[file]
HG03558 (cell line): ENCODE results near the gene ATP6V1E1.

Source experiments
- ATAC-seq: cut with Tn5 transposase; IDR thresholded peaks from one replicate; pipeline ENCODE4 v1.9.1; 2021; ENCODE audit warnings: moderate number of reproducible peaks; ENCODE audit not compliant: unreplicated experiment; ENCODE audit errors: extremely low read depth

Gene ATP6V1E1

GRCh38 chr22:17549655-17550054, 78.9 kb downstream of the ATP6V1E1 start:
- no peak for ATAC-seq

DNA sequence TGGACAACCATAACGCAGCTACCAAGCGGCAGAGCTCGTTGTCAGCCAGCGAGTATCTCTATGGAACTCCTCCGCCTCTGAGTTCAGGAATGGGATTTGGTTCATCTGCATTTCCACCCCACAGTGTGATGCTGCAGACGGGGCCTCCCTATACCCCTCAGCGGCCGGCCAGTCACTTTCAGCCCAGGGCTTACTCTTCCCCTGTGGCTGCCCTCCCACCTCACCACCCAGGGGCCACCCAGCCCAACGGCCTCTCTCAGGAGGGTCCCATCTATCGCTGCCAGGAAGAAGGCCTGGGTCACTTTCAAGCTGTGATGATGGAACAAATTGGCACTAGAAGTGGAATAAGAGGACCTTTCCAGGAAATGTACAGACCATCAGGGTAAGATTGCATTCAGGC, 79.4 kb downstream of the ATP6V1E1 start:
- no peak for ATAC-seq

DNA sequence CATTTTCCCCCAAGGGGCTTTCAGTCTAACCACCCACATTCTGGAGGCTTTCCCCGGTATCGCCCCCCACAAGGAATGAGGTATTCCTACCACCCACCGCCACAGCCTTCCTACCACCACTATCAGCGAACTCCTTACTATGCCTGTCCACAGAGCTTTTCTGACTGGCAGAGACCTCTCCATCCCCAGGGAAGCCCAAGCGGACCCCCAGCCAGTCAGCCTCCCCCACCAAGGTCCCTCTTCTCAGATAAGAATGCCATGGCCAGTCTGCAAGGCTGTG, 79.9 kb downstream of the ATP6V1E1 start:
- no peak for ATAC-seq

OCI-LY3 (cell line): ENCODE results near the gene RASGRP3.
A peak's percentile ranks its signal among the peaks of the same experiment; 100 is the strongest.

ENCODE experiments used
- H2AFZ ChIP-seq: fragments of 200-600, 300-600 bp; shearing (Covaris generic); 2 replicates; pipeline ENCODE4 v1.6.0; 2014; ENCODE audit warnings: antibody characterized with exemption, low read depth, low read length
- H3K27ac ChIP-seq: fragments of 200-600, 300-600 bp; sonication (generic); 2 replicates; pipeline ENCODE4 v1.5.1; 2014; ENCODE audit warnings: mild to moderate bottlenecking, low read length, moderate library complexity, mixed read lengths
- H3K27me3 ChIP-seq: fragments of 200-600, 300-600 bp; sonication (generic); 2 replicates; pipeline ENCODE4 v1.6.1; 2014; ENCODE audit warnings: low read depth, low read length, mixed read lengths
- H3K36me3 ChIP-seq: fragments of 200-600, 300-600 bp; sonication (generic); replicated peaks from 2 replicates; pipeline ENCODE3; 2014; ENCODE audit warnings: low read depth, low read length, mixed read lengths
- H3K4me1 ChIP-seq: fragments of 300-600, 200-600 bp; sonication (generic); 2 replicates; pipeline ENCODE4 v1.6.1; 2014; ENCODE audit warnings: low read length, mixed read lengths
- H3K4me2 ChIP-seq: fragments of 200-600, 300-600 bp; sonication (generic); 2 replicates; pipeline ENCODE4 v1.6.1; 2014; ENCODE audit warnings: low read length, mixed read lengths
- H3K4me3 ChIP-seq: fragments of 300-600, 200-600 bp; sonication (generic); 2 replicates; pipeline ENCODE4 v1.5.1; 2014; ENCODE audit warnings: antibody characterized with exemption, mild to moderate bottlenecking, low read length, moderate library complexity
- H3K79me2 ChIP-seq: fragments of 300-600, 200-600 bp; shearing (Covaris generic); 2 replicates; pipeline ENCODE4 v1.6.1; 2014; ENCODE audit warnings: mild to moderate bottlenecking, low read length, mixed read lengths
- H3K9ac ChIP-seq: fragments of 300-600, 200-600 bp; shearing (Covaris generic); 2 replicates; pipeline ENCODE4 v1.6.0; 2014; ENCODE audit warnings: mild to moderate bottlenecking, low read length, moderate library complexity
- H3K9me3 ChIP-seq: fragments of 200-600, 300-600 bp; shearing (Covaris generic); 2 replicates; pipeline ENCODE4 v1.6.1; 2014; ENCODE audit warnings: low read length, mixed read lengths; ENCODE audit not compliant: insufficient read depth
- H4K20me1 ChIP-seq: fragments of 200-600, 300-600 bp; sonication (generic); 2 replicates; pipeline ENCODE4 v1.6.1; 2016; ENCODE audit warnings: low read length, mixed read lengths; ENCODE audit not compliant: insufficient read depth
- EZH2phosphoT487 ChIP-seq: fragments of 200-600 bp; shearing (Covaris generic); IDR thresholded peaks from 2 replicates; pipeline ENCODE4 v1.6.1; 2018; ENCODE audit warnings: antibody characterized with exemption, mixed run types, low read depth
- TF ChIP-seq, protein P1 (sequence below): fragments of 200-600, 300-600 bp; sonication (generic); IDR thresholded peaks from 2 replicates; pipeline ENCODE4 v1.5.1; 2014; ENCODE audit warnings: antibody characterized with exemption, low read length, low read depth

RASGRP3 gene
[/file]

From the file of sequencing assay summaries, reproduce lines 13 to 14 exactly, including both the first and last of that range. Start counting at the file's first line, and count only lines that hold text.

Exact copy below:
ENCODE experiments used
- H2AFZ ChIP-seq: fragments of 200-600, 300-600 bp; shearing (Covaris generic); 2 replicates; pipeline ENCODE4 v1.6.0; 2014; ENCODE audit warnings: antibody characterized with exemption, low read depth, low read length